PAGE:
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Post-Traumatic Stress Disorder (PTSD) and Addiction: Signs, Symptoms, and Treatment

5 min read · 6 sections
Post-traumatic stress disorder (PTSD) is a disorder that develops in some individuals as a result of experiencing a traumatic—scary, shocking, or dangerous—life-threatening event. Approximately 6% of the population will experience PTSD at some point in their lives. Additionally, individuals with PTSD often have co-occurring conditions, such as depression, anxiety, or substance use disorder.1
What you will learn:
About PTSD
Signs and symptoms of PTSD
PTSD and addiction
Veterans and military members with PTSD and SUD
PTSD treatment
How to help someone with PTSD and addiction
Acute vs complex PTSD

What is Post-Traumatic Stress Disorder?

PTSD is classified as a trauma- and stressor-related disorder in the American Psychiatric Association’s Diagnostic and Statistical Manual of Mental Disorders (DSM-5), which provides the criteria used by medical professionals to guide a diagnosis.2 PTSD can develop as a result of being exposed to or experiencing one or more traumatic events, which may include combat, physical or sexual assault or abuse, an accident, a disaster, or other serious event.1,2

However, not everyone who experiences a trauma develops PTSD.1 According to one study, around 90% of people experience a traumatic event but only about 10% develop PTSD.3 In 2020, around 13 million Americans had PTSD.4

Studies indicate that women are more likely to experience PTSD than men. This is, in part, due to the types of traumatic events that women are more likely to experience—such as sexual assault—compared to men. Veterans are also more likely to have PTSD than civilians and Veterans who deployed to combat zones are more likely to suffer from PTSD than those who did not.4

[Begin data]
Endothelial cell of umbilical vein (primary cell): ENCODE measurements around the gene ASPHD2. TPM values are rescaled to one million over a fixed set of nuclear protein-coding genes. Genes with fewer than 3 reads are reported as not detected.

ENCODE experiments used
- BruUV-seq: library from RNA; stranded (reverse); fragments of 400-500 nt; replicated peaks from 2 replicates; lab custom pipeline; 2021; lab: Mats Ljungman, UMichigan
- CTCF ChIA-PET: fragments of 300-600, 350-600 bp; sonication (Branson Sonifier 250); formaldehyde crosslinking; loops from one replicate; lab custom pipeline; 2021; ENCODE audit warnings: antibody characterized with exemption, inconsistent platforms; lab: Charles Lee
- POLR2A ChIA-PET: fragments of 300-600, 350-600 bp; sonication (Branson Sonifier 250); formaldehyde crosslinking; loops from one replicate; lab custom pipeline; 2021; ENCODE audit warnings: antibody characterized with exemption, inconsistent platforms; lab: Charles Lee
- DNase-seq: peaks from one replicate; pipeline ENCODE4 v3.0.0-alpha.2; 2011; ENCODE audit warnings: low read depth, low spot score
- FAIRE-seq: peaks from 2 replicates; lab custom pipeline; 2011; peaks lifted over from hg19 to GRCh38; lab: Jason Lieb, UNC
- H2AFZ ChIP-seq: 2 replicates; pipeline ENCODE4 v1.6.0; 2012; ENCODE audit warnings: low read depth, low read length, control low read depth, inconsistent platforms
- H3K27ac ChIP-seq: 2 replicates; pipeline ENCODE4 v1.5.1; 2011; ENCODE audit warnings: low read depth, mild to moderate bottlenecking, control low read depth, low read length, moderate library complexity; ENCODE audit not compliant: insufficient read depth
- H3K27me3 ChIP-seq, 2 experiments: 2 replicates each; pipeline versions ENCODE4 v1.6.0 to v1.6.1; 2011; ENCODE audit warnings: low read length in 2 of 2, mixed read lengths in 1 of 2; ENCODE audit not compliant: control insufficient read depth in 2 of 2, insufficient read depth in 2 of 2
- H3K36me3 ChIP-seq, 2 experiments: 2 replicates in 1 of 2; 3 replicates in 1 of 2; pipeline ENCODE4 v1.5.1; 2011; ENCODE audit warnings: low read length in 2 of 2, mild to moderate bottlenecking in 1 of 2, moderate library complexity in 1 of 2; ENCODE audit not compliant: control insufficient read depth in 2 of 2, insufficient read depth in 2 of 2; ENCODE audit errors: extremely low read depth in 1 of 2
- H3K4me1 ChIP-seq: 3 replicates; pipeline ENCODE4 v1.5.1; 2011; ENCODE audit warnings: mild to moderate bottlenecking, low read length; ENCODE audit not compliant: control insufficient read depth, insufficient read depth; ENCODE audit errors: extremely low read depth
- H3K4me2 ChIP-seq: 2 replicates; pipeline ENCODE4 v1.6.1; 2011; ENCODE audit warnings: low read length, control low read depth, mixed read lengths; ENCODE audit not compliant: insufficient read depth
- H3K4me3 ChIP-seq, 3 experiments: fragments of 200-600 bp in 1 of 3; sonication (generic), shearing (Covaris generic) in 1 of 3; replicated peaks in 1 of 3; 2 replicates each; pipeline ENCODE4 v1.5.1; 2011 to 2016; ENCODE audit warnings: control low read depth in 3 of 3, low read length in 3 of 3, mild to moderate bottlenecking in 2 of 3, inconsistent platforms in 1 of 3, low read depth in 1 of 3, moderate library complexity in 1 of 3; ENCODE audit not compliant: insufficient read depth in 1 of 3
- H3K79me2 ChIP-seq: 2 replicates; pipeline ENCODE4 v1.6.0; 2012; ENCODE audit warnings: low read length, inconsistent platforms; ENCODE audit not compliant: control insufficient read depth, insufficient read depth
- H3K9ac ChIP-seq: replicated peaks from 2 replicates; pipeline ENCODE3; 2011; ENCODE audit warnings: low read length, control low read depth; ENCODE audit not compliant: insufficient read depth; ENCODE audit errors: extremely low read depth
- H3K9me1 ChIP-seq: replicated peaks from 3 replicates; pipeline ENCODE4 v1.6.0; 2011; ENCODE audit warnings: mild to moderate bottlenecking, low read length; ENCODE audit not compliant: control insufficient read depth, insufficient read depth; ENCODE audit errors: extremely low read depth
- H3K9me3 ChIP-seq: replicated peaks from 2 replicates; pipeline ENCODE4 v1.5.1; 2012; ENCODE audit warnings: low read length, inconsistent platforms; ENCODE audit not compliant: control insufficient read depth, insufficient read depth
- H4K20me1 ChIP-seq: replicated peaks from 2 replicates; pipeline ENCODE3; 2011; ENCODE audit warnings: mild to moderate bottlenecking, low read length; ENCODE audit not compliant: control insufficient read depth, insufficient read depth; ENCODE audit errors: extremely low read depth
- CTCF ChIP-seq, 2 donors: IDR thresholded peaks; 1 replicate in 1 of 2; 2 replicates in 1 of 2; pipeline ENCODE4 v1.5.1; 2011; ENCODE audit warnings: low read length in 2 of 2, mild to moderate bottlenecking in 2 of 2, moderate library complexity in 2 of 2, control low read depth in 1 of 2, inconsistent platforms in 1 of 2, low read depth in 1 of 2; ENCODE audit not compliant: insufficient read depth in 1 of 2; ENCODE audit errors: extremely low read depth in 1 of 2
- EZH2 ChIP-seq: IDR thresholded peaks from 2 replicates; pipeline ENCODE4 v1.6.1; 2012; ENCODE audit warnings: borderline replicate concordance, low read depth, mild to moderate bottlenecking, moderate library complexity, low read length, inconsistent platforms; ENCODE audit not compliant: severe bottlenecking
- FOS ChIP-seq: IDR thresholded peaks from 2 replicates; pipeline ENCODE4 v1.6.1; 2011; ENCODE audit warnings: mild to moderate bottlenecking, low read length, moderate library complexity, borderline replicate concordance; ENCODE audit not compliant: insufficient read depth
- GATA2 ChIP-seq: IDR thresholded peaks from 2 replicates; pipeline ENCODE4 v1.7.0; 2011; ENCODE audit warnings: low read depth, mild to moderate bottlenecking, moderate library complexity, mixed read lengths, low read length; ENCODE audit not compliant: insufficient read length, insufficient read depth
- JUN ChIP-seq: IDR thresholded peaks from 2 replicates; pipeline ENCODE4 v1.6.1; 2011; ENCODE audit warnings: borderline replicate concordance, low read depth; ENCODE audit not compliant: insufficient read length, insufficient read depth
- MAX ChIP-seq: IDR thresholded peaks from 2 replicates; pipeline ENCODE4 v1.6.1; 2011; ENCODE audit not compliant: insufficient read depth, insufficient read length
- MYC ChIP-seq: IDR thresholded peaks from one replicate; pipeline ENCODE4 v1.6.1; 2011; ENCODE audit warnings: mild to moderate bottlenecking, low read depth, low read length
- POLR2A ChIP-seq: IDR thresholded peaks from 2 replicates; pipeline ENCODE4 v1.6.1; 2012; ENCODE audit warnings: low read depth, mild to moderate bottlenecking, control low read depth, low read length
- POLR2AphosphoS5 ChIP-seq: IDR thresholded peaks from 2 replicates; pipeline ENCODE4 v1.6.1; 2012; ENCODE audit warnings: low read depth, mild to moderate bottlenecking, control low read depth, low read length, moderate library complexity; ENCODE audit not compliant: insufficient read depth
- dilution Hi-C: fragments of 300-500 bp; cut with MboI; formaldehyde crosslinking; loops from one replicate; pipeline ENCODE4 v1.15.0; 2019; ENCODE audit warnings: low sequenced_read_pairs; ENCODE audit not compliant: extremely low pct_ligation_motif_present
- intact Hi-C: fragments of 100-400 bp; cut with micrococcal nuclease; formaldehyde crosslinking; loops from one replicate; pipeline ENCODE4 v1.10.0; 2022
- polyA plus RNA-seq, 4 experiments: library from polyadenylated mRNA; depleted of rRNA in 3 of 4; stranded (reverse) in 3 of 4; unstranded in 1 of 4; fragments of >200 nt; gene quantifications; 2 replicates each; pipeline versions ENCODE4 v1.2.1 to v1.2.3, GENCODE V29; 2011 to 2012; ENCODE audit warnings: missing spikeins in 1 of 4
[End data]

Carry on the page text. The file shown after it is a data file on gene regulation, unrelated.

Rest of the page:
Risk factors that increase the likelihood of developing PTSD, include:1

  • Being exposed to prior trauma, especially in childhood.
  • Suffering physical injury or being witness to the injury or death of another person.
  • Feeling horror, extreme fear, or helplessness in a situation.
  • Lacking social support after the trauma.
  • Experiencing added stress after the trauma, such as the death of a loved one or loss of your home.
  • Having a personal or family history of mental illness or substance misuse.

Signs and Symptoms of PTSD

The signs and symptoms of PTSD can vary in severity and from person to person.2,5 While only a medical professional—including physicians, psychiatrists, and therapists—can diagnose someone with PTSD, knowing the symptoms can help you determine if it’s time for you or a loved one to seek help. Clinicians use the DSM-5 to determine whether you have PTSD. Symptoms, which must be present for at least 30 days and must cause significant distress or problems in daily functioning, fall into four categories, including:1,2,5

  • Re-experiencing and intrusion symptoms. This may involve having recurrent, unwanted thoughts and memories of the traumatic event, experiencing distressing dreams related to the event, or having flashbacks so vivid that it feels like you’re reliving the event. It may also include experiencing triggers—such as sights, smells, and sounds—that remind you of the event.
  • Avoidance symptoms. Avoidance symptoms cause you to change your routine. You may stay away from places, events, people, or things that you associate with the traumatic experience. This may include avoiding crowds, driving, or leaving the house, for instance.
  • Mood and cognition symptoms. You may experience lasting negative thoughts or feelings related to the traumatic experience. This may include blaming yourself for what happened or feeling like the world is unsafe and you can’t trust anyone. You may also feel detached or isolated from family and friends or lose interest in activities you once enjoyed.